In the 1970s, the Scotia Tower and the hideous Vancouver Centre—currently home to London Drugs—obliterated a block of beautiful heritage buildings at Granville and Georgia Streets. The development took out the Strand Theatre (built in 1920), and the iconic Birks building, an 11-storey Edwardian where generations of Vancouverites met at the clock.
I was surprised to discover that when the Birks building opened in 1913, it took out three of Vancouver’s earliest office buildings, including the four-storey Sir Donald Smith block (named for Lord Strathcona) and designed by Bruce Price in 1888.
According to Building the West, New York-based Price was one of the most fashionable architects of the late 19th century. He was the CPR’s architect of choice for a number of Canadian buildings, and although he designed several imposing buildings in Vancouver between 1886 and 1889, not one of them remains today.
The Van Horne block (named for the president of the CPR) at Granville and Dunsmuir, later became the Colonial Theatre, and one of Con Jone’s Don’t Argue tobacco stores, before becoming another casualty of the Pacific Centre in 1972 (see Past Tense blog for more information).
Price also designed the Crewe Block in the 600-block Granville: “built of brick and granite, with sixteen-inch pilasters running the height of the three-storey structure”* It lasted until 2001.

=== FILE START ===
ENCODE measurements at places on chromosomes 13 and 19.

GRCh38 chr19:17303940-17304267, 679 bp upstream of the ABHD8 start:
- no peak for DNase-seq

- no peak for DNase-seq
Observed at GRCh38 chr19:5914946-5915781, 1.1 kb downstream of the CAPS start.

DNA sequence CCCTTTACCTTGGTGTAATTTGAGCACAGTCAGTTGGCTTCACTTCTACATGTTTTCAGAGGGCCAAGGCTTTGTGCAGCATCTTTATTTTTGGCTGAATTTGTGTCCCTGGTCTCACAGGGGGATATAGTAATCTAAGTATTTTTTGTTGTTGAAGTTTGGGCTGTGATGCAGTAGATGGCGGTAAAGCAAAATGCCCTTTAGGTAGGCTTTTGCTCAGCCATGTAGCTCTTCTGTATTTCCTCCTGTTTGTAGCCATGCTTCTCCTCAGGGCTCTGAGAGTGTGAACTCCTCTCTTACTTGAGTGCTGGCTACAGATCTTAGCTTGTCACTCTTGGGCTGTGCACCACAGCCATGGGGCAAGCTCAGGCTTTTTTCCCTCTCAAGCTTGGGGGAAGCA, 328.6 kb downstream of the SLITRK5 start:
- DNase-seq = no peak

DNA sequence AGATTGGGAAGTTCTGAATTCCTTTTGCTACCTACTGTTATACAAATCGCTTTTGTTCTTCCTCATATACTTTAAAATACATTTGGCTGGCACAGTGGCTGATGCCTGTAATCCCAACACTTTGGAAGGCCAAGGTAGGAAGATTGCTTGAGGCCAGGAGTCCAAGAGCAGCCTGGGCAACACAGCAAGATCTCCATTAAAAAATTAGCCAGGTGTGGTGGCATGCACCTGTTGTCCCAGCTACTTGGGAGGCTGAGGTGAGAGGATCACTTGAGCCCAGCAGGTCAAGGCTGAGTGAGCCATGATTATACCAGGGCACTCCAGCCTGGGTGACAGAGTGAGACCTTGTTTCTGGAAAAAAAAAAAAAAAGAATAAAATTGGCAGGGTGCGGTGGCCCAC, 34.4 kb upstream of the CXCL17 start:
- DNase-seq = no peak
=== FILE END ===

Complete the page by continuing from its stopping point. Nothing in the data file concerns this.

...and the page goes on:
The granite-faced New York block (658 Granville) which Price designed in 1888, and the Daily World described as “the grandest building of its kind yet erected here, or for that matter in the Dominion,” would be replaced by the existing Hudson’s Bay store in the 1920s. According to the 1890 city directory, the building had a mixture of residents and businesses including the Dominion Brewing and Bottling Works, the CPR telegraph office, and John Milne Browning, the commissioner for the CPR Land Department.
Browning lived at West Georgia and Burrard in a stone and brick duplex that Price designed, described as “Double Cottage B.”* According to Changing Vancouver, sugar baron BT Rogers bought the property in 1906, and had the house lifted, enlarged and turned into a hotel called the Glencoe Lodge.
The hotel was torn down to make way for a gas station in the early 1930s, and 40 years later, was bought up by the Royal Centre and is now the uninspiring Royal Bank building.
*source: Building the West: early architects of British Columbia
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